In today’s Money Morning…localised energy issues…what about China, though?…recency bias and the return to normal…and more…
Everywhere you look, you can’t escape the energy crisis narrative.
Whether it be reports of dry petrol stations in the UK, or Chinese power quotas and shutdowns, or even speculation as to whether OPEC will increase production — everyone is talking about energy.
More importantly, though, most of the media keeps framing it as a ‘crisis’.
And don’t get me wrong, a lot of people are doing it tough due to these energy supply issues. But I am yet to be convinced that this is the result of some unforeseeable catalyst or event…
As far as I can tell, this is simply a case of energy demand returning to pre-pandemic expectations.
Granted, there are a few extrinsic circumstances causing more headaches for some. As can be seen within the aforementioned issues gripping both the UK and China.
In my opinion, though, the developments in energy markets should (largely) be seen as a positive.
Let me explain…
Localised energy issues
First, let’s clear up the whole UK and China situation. Because I am unconvinced that they’re indicative of some global energy crunch.
The UK’s woes, for instance, are strictly because of supply chain issues. They simply have a shortage of trucks and truck drivers to transport the fuel from storage facilities to petrol stations.
As for why there is a shortage, the main reason seems to be a lack of truck drivers. A shortage that has been blamed on both Brexit and the pandemic.
Either way, though, the point is that the UK hasn’t run out of fuel — it just has supply chain issues.
What about China, though?
Well, similarly to the UK, their fuel crisis is also mostly self-inflicted.
The Chinese government is enforcing energy quotas and limits. Forcing consumers and businesses to ration their electricity usage, for a handful of reasons…
For instance, we’ve seen China take a fairly combative approach to commodity prices recently. Trying to intervene and reduce their reliance on key resources in order to stop costs from getting out of hand. And some of this will extend to key energy markets.
Coal, for instance, is a big issue in China. Many of the plants that used to power the nation’s industries are now unable to operate at an economically feasible rate. Forcing them to close for good and taking their energy capacity with them.
On top of this, though, China is desperately trying to move to cleaner energy solutions too. Not only in the long term, but also the short term.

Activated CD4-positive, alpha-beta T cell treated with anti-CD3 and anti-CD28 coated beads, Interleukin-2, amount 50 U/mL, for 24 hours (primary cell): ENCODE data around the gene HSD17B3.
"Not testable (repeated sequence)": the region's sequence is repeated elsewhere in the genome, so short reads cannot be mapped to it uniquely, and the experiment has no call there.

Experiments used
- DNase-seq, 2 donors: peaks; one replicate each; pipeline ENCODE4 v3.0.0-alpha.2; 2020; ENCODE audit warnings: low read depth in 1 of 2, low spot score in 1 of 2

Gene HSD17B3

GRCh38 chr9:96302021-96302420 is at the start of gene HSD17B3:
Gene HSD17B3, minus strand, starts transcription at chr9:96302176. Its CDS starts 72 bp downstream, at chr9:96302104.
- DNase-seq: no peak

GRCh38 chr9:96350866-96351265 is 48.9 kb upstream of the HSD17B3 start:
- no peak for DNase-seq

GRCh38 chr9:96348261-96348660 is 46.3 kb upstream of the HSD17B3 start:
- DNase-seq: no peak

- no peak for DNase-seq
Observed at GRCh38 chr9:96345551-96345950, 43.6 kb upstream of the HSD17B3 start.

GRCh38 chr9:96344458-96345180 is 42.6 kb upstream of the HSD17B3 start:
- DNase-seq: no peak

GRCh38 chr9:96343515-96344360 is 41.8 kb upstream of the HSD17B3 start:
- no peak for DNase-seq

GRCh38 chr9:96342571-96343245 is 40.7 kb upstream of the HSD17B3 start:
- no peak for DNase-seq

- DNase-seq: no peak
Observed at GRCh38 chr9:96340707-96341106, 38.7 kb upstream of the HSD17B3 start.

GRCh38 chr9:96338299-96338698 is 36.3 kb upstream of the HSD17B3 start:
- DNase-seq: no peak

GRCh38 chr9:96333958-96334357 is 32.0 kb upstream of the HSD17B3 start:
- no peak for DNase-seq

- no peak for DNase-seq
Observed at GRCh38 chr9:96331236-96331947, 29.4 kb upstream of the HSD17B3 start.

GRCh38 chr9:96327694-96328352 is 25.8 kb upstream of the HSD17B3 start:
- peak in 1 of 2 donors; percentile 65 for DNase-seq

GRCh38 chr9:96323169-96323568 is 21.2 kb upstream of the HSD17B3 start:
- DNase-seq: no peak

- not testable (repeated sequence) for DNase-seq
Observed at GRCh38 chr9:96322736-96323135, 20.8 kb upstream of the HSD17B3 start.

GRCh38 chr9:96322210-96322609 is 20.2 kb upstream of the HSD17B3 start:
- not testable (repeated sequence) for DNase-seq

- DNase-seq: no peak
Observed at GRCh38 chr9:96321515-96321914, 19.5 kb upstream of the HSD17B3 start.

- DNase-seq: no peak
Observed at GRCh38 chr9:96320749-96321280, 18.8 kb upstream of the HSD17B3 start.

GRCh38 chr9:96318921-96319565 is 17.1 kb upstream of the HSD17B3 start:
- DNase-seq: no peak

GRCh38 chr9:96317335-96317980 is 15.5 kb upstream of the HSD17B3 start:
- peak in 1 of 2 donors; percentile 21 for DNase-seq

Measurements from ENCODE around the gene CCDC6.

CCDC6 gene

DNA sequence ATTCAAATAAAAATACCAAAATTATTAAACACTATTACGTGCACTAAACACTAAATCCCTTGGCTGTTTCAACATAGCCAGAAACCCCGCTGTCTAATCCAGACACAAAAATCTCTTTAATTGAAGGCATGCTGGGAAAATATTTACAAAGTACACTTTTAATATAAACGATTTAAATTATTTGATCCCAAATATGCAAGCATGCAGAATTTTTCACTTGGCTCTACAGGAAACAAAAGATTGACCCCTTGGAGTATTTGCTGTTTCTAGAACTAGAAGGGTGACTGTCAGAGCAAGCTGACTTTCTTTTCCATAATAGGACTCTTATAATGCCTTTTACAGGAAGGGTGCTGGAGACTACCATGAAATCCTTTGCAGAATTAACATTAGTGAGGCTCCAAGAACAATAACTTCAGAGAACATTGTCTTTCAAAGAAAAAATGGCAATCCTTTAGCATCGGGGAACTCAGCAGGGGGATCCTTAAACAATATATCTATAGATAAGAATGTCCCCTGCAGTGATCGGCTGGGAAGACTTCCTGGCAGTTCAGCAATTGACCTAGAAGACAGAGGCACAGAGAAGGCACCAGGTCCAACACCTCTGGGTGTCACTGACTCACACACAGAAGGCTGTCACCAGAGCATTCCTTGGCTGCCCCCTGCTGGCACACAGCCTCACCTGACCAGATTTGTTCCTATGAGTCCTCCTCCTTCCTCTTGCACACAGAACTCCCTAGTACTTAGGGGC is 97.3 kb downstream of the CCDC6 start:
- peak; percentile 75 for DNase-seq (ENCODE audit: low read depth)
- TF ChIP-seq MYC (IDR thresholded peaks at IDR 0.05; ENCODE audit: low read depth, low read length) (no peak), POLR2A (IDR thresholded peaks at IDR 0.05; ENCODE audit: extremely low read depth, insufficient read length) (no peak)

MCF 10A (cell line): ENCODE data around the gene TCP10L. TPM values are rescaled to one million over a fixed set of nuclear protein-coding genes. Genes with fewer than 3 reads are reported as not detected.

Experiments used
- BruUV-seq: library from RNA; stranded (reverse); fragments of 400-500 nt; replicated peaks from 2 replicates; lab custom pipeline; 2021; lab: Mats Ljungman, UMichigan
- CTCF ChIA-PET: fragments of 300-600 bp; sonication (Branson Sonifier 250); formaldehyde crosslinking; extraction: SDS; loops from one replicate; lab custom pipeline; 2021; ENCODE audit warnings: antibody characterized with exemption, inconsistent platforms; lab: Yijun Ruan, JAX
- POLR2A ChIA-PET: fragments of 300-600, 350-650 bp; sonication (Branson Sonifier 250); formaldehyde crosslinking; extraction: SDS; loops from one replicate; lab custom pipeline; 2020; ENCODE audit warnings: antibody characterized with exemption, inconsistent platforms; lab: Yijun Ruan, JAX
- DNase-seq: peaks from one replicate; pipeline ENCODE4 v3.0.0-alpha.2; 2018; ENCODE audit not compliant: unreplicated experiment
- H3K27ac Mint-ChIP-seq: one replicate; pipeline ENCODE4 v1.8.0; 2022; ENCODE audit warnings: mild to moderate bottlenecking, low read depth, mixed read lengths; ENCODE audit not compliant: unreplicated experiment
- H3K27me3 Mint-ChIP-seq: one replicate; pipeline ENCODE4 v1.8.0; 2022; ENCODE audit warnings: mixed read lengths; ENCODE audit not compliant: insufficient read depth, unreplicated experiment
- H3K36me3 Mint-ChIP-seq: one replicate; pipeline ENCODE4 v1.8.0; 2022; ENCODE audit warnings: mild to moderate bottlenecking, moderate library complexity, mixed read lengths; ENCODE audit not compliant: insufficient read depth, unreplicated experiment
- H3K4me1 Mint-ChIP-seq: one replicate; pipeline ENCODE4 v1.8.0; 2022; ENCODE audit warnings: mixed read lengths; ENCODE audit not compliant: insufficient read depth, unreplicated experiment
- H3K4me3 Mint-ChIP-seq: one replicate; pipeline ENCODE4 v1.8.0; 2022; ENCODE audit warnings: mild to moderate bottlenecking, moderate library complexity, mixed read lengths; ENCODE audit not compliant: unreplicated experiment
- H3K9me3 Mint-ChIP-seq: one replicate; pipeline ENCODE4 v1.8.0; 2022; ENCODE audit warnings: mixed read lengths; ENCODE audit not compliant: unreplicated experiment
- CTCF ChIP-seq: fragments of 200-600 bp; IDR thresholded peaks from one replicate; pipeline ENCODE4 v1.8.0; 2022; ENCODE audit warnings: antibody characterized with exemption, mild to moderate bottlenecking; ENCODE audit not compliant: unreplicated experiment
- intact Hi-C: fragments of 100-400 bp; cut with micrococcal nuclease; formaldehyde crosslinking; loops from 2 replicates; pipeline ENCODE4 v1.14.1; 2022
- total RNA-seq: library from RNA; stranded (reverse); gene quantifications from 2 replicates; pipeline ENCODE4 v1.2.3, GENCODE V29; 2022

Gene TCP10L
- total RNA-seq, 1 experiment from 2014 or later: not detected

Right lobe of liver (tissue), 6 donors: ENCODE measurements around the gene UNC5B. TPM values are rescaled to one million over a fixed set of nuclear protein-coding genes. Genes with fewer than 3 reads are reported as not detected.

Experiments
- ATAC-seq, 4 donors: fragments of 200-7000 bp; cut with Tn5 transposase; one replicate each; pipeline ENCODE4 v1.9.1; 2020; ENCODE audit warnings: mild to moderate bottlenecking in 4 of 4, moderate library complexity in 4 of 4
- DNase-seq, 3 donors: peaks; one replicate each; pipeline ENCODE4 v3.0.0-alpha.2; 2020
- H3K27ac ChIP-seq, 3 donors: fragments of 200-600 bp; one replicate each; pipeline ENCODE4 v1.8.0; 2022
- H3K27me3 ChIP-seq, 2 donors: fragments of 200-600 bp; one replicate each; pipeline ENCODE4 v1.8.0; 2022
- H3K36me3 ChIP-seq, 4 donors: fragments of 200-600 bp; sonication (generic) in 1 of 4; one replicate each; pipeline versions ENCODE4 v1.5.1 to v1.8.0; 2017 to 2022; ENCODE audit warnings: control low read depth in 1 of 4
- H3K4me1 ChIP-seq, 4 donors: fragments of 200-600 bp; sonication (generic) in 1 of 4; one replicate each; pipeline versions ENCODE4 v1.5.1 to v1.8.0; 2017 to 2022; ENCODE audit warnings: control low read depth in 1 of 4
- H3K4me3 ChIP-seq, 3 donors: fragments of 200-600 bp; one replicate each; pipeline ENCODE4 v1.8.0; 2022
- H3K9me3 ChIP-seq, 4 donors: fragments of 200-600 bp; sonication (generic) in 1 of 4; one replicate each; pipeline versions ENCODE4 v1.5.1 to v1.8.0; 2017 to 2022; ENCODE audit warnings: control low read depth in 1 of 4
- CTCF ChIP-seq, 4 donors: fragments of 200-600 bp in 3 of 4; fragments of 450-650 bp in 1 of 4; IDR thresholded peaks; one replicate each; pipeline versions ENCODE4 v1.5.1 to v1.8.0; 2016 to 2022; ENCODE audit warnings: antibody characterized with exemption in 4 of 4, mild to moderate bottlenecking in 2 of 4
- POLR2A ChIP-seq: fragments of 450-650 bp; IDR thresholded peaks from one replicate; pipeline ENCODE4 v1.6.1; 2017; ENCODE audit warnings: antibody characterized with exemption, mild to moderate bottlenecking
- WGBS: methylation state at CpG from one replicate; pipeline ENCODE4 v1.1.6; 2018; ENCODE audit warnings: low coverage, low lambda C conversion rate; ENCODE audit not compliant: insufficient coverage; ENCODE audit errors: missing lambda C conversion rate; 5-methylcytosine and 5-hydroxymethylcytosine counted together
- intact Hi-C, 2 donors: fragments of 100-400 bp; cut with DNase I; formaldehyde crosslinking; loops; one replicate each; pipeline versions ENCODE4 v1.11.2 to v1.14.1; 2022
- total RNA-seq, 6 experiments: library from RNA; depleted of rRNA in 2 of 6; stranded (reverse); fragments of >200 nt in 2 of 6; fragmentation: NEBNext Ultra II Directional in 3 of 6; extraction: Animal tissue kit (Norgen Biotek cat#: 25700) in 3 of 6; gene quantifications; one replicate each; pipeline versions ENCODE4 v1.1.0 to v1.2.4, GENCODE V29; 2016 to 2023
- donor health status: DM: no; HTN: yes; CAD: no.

The Beijing Winter Olympics are just over four months away. An event that China has been desperately trying to clean up for, having already curbed their steel industry production in order to try and achieve some semblance of cleaner skies.
So don’t get caught up in thinking these very specific circumstances will lead to a broader energy crisis. Because even as energy prices begin to rise globally, I wouldn’t call it a crisis. It’s more like a rebound…
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Recency bias and the return to normal
If we take a look at what the oil price has gone through recently, it is easy to see where some of hysteria is coming from. After all, a quick look at a simple chart paints a clear picture:
Source: Trading Economics
In the graph above, you can see the surging price of oil over the past year, showcasing how a barrel of crude has almost doubled in price in the past 12 months.
And yes, in isolation this may warrant some concerns about energy demand or supply.
But if we extend the graph over a longer time frame, things don’t look nearly as bad:
Source: Trading Economics
As you can see now, 2021’s rise, while still impressive, isn’t really some massive breakout. Rather, it is simply a return to a price that is closer to pre-pandemic levels.
And this is the point I really want to drive home. Because it’s not just prices that are returning to pre-pandemic levels, it is demand too.
The world is finally moving beyond living with COVID. Lifting vaccination rates, reopening businesses and communities, and returning to some sort of normalcy.
As a result, energy demand is logically increasing. Which is a good thing, not a cause for concern.
It proves that industries and economies are finally getting back on track. Delivering the kind of productivity that we need to return to growth and prosperity. Something that the market should welcome with open arms.
Granted, that doesn’t mean there won’t be teething problems.
For instance, supply chain issues, like those gripping the UK, will still prove challenging. Global shipping, too, is yet to fully recover, with backlogs still proving to be an issue.
Again, though, my point is that this really shouldn’t be seen as a crisis.
Not yet at least.
Because while there are certainly cracks beginning to show in certain markets and sectors, the tide hasn’t turned just yet. There is still a whole lot of stimulus and excess capital floating around out there. And for that reason, I would not be surprised if stocks have a lot more room to run higher.
So while it certainly pays to be a cautious investor, don’t succumb to fear.
After all, the market opportunities still far outweigh the concerns in my opinion.
Editor, Money Morning
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